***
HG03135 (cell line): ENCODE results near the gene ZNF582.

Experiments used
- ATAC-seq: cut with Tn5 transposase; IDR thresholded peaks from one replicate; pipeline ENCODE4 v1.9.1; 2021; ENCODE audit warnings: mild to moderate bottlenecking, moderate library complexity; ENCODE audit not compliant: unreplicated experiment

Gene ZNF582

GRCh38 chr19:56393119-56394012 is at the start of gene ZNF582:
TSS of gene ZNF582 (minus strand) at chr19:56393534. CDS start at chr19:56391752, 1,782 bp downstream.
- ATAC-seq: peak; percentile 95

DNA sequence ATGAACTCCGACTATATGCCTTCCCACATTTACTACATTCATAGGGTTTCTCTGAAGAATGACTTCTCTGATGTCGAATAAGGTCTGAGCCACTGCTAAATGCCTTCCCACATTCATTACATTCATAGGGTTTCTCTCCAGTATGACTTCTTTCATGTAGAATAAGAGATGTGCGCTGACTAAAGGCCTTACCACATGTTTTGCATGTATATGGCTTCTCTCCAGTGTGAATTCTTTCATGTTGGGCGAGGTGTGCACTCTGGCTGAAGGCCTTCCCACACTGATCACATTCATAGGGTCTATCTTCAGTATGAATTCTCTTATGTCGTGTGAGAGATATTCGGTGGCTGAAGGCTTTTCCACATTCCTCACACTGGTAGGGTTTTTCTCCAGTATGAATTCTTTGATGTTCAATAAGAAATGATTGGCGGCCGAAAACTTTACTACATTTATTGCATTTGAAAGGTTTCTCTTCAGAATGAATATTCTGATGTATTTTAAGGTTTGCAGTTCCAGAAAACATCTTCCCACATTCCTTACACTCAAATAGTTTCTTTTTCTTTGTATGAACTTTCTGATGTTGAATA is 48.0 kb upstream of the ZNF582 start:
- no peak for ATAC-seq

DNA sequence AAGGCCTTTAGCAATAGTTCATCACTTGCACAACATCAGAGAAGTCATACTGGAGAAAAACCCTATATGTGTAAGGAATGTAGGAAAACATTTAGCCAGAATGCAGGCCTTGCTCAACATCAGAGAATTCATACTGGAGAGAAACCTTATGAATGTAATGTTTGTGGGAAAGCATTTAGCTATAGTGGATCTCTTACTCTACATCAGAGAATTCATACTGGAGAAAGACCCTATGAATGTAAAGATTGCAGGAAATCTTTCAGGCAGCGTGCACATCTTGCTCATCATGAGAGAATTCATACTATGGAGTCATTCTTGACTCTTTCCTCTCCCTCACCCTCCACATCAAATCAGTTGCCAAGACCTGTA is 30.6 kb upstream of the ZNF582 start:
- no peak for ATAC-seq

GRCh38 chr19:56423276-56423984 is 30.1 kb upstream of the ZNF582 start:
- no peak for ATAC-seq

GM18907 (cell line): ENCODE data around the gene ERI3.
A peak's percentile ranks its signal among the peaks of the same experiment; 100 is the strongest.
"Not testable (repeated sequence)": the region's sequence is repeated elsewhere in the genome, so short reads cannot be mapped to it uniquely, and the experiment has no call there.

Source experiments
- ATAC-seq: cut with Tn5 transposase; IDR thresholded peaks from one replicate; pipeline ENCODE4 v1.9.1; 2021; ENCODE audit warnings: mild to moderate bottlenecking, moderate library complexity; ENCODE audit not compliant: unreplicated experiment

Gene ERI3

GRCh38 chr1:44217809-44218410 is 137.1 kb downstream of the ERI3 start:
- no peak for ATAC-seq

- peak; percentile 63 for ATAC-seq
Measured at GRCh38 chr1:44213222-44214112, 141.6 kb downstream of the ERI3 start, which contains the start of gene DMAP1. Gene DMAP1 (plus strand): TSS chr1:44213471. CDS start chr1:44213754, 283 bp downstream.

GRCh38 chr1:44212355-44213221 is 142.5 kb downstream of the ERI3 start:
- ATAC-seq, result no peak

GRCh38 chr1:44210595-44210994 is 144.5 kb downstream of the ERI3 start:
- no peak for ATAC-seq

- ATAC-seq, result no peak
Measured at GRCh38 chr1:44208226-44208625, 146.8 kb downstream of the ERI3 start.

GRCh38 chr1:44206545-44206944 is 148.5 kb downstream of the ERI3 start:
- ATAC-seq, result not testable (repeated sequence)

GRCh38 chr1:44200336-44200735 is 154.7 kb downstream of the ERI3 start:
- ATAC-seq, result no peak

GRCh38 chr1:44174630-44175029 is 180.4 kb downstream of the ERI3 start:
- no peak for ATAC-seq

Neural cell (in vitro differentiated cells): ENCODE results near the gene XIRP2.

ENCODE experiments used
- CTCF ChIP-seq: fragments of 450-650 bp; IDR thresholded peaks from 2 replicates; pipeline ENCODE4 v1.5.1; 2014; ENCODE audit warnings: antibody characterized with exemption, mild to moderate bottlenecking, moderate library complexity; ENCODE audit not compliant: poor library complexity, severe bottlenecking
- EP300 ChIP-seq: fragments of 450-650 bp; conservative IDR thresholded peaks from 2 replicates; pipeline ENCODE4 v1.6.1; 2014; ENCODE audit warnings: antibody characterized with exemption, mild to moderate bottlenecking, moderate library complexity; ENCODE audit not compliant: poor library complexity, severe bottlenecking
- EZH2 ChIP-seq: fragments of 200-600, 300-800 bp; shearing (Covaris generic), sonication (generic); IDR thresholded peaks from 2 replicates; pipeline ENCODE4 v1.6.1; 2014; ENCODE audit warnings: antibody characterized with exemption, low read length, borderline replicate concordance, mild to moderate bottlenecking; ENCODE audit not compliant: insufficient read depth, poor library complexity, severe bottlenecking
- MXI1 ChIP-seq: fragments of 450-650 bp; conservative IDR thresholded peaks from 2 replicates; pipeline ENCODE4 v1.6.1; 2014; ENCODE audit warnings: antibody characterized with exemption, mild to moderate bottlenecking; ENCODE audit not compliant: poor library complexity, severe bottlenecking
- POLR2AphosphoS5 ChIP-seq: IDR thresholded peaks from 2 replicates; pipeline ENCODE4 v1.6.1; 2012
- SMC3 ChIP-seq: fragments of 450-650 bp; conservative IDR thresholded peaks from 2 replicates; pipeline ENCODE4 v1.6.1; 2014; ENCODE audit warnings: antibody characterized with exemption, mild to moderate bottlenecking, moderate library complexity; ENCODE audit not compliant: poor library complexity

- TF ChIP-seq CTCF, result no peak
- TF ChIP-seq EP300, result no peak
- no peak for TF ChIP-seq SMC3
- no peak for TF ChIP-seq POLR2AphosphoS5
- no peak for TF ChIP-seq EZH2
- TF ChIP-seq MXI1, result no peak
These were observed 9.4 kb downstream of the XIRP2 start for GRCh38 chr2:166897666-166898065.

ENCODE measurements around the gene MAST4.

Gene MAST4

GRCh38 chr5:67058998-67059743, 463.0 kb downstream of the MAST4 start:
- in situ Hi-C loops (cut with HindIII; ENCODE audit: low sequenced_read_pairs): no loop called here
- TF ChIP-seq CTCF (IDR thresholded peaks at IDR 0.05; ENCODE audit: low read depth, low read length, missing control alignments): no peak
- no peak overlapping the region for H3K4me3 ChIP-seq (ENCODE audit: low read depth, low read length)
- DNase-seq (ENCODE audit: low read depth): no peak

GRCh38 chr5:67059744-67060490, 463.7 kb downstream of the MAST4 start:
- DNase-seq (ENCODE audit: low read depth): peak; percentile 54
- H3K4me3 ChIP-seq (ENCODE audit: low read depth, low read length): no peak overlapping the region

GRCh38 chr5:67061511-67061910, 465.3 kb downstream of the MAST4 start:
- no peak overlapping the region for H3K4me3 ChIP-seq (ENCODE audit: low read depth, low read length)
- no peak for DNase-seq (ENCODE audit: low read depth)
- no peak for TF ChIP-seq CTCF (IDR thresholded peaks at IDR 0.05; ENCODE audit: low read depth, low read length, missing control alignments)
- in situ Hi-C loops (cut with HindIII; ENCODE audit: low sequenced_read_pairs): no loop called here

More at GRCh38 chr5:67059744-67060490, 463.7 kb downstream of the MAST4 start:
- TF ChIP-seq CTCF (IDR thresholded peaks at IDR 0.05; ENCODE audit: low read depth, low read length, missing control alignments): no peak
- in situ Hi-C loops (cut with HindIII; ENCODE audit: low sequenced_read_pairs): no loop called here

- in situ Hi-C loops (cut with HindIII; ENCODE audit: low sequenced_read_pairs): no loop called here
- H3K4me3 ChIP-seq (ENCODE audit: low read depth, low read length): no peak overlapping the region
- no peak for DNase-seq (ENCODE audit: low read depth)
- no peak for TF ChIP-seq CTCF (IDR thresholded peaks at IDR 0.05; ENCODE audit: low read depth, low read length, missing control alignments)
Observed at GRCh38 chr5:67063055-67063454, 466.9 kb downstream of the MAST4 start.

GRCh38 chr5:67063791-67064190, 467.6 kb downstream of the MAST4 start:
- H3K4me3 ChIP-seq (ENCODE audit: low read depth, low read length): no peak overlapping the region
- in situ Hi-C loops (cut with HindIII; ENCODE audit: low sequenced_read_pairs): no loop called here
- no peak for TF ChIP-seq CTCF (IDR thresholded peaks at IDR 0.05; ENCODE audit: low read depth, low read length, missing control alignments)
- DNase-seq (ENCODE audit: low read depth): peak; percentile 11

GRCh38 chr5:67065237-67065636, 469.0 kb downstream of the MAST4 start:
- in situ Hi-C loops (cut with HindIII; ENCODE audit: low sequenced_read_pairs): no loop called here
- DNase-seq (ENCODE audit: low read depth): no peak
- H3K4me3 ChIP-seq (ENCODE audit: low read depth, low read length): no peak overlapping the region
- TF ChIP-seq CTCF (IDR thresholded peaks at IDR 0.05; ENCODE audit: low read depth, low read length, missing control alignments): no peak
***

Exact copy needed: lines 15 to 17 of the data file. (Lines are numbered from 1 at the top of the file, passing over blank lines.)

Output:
A peak's percentile ranks its signal among the peaks of the same experiment; 100 is the strongest.
"Not testable (repeated sequence)": the region's sequence is repeated elsewhere in the genome, so short reads cannot be mapped to it uniquely, and the experiment has no call there.

Source experiments